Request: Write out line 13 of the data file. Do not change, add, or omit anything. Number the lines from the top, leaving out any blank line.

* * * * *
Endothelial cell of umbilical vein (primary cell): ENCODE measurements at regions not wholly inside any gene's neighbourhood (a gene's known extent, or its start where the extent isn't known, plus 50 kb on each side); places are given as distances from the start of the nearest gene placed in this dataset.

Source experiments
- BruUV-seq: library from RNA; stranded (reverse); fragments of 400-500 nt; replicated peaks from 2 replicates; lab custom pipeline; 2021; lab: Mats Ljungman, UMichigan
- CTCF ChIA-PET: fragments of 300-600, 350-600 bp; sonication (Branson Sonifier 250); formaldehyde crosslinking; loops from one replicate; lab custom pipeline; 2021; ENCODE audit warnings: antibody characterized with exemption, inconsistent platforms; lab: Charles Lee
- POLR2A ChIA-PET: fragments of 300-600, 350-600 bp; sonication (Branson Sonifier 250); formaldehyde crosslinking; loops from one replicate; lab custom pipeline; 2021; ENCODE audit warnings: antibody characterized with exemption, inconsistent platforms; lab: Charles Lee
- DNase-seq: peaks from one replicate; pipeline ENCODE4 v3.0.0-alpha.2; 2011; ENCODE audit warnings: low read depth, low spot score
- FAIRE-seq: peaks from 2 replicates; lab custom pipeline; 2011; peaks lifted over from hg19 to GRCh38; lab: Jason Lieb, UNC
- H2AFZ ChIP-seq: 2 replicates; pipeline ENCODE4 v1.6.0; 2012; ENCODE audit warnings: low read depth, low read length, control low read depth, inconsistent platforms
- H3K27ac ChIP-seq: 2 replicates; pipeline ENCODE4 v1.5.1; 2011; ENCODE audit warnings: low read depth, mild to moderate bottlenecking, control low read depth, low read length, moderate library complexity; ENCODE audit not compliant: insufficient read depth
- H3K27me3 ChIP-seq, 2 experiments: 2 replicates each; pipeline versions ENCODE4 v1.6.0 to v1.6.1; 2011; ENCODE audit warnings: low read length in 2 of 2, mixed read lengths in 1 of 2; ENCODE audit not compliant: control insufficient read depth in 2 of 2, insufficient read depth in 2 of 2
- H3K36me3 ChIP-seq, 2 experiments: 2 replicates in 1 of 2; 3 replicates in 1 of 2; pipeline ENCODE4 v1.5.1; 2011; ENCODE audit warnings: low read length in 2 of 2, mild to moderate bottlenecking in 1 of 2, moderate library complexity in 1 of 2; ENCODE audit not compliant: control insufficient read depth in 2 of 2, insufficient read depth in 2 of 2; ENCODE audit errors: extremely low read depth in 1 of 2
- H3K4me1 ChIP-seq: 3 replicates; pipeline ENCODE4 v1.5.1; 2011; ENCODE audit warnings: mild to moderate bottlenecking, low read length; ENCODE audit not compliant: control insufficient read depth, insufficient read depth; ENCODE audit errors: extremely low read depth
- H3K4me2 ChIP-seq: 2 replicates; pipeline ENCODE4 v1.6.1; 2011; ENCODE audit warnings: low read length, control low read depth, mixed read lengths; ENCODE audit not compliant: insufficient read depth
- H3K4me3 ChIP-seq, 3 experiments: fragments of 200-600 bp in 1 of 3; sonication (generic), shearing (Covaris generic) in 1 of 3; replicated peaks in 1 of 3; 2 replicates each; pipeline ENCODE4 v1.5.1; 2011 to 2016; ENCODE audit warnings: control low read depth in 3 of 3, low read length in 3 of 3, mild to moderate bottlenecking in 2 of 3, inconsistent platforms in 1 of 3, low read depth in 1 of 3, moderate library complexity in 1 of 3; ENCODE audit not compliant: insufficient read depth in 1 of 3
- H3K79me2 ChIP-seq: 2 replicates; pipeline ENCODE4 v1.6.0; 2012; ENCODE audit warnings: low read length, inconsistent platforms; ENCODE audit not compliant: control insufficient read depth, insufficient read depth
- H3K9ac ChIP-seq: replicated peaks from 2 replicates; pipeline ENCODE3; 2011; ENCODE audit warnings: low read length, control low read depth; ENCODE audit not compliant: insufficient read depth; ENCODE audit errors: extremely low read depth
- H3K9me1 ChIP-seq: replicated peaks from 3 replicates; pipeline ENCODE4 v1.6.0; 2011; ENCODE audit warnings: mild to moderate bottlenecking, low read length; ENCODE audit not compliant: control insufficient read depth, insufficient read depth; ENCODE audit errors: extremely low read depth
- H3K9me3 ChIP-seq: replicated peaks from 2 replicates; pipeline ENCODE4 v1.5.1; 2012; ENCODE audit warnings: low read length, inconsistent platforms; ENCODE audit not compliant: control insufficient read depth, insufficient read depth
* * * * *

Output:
- H3K4me2 ChIP-seq: 2 replicates; pipeline ENCODE4 v1.6.1; 2011; ENCODE audit warnings: low read length, control low read depth, mixed read lengths; ENCODE audit not compliant: insufficient read depth